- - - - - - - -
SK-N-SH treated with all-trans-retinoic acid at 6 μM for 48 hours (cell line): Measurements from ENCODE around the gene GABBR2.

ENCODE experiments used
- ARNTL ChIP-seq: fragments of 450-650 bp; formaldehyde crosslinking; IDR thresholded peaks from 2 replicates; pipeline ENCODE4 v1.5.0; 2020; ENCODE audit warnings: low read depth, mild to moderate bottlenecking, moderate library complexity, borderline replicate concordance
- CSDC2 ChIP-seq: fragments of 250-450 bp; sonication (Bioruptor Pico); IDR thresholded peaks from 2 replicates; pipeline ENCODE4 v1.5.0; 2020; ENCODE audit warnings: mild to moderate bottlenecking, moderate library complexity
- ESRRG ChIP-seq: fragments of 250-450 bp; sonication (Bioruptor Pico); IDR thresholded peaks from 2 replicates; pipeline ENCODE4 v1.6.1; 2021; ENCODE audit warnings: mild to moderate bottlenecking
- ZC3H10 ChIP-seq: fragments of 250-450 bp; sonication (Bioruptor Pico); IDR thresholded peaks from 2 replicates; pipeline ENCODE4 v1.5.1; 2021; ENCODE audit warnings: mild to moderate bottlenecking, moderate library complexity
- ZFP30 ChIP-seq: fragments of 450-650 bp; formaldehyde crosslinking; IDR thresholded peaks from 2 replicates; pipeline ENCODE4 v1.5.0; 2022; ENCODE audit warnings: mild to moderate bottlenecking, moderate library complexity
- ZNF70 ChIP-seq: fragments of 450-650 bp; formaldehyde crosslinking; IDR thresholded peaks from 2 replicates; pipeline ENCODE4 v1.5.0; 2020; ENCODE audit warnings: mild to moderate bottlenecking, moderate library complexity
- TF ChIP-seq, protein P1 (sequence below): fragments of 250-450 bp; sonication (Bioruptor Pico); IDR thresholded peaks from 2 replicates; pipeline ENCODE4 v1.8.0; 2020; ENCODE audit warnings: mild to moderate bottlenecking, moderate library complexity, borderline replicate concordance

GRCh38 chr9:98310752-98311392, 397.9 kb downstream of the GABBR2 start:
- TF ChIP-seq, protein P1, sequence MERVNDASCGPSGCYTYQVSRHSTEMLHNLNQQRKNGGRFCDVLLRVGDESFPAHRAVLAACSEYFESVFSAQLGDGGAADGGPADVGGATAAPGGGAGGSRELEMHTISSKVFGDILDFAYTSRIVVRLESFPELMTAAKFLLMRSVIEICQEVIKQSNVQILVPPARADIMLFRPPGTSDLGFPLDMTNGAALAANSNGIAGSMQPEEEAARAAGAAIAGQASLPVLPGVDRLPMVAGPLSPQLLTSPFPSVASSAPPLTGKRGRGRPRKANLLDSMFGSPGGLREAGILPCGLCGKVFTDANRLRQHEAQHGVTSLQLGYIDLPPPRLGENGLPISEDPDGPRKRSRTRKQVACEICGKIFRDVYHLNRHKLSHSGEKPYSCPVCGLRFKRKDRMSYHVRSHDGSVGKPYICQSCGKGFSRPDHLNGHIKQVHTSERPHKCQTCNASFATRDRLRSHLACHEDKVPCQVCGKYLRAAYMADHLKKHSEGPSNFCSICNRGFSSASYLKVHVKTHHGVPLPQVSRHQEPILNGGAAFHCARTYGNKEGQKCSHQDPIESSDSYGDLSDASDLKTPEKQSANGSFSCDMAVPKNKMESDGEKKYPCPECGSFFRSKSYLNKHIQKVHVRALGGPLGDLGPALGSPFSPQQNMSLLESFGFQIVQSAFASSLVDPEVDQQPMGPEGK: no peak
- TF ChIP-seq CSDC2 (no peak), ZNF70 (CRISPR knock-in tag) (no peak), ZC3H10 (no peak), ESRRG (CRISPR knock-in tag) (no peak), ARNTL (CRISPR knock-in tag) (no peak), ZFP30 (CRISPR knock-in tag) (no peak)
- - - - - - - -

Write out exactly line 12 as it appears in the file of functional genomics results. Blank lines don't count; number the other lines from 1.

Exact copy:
- TF ChIP-seq CSDC2 (no peak), ZNF70 (CRISPR knock-in tag) (no peak), ZC3H10 (no peak), ESRRG (CRISPR knock-in tag) (no peak), ARNTL (CRISPR knock-in tag) (no peak), ZFP30 (CRISPR knock-in tag) (no peak)